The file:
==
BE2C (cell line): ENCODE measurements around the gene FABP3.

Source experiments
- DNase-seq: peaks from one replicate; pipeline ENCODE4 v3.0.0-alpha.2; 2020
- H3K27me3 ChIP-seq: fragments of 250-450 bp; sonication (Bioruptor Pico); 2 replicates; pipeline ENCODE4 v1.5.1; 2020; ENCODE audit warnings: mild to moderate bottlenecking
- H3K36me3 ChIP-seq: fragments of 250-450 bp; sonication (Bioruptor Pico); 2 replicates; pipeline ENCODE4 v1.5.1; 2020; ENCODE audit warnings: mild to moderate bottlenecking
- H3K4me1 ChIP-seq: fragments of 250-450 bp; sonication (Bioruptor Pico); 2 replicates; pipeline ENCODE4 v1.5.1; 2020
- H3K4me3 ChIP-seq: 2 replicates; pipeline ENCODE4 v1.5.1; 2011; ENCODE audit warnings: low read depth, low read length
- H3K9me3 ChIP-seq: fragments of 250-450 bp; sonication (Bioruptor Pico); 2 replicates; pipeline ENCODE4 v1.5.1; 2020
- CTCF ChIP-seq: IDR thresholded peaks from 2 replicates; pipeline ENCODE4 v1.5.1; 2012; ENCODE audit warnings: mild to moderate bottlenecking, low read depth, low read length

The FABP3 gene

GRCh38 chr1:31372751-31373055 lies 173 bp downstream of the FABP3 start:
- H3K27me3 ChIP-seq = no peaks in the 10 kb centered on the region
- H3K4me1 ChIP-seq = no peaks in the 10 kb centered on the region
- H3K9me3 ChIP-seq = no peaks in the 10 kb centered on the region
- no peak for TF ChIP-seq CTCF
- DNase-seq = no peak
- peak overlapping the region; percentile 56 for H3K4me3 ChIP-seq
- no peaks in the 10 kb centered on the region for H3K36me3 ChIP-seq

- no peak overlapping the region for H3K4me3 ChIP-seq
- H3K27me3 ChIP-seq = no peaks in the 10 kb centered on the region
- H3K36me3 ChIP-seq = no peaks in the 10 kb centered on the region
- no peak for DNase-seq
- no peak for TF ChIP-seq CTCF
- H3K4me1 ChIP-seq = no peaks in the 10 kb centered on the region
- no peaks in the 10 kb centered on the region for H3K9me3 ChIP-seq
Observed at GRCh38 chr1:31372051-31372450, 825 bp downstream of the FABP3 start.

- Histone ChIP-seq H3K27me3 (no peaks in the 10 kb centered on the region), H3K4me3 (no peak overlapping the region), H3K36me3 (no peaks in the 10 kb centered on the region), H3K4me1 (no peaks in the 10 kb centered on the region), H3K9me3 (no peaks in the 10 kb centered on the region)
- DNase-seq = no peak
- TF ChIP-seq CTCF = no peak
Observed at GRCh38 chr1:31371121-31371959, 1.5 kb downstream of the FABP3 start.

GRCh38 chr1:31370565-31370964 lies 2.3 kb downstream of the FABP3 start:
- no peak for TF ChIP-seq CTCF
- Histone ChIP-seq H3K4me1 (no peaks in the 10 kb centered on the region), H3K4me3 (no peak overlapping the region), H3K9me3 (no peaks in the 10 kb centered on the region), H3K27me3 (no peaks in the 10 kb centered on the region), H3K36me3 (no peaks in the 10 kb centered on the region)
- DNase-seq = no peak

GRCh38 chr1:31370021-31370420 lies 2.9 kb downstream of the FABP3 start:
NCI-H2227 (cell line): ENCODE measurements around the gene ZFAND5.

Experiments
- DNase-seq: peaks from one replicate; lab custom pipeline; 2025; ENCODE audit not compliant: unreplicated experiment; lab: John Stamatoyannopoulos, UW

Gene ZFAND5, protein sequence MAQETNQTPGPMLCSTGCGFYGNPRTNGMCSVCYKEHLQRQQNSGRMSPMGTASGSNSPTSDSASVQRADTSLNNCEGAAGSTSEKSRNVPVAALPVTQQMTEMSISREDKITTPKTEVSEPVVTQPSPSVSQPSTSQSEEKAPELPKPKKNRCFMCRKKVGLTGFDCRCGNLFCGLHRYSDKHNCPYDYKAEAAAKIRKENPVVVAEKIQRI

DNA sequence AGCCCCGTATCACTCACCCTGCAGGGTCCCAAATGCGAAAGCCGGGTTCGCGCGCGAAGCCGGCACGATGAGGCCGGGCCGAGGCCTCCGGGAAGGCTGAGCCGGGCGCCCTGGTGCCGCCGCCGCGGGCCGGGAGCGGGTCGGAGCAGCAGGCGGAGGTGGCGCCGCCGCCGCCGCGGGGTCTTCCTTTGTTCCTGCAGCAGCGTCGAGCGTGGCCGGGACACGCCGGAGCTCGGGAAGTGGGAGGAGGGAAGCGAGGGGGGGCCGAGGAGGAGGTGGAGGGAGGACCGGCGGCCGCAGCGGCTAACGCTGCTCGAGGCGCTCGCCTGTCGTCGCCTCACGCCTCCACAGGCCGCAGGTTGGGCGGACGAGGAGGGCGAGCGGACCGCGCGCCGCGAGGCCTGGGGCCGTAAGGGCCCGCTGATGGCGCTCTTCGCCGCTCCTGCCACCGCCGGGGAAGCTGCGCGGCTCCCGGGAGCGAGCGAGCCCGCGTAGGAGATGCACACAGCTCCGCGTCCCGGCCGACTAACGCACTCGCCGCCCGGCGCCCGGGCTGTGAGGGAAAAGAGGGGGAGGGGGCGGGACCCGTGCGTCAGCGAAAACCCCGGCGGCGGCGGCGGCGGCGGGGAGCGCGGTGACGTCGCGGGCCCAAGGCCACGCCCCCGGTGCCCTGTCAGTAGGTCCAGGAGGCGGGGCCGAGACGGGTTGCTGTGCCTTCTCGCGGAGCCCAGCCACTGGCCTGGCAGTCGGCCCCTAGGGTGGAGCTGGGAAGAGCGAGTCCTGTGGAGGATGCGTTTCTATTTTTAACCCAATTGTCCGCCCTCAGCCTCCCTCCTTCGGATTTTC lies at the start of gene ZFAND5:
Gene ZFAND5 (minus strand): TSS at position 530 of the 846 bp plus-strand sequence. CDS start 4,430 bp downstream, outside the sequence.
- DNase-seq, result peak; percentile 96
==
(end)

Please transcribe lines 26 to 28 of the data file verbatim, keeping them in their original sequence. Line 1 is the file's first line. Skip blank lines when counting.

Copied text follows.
Observed at GRCh38 chr1:31372051-31372450, 825 bp downstream of the FABP3 start.

- Histone ChIP-seq H3K27me3 (no peaks in the 10 kb centered on the region), H3K4me3 (no peak overlapping the region), H3K36me3 (no peaks in the 10 kb centered on the region), H3K4me1 (no peaks in the 10 kb centered on the region), H3K9me3 (no peaks in the 10 kb centered on the region)
- DNase-seq = no peak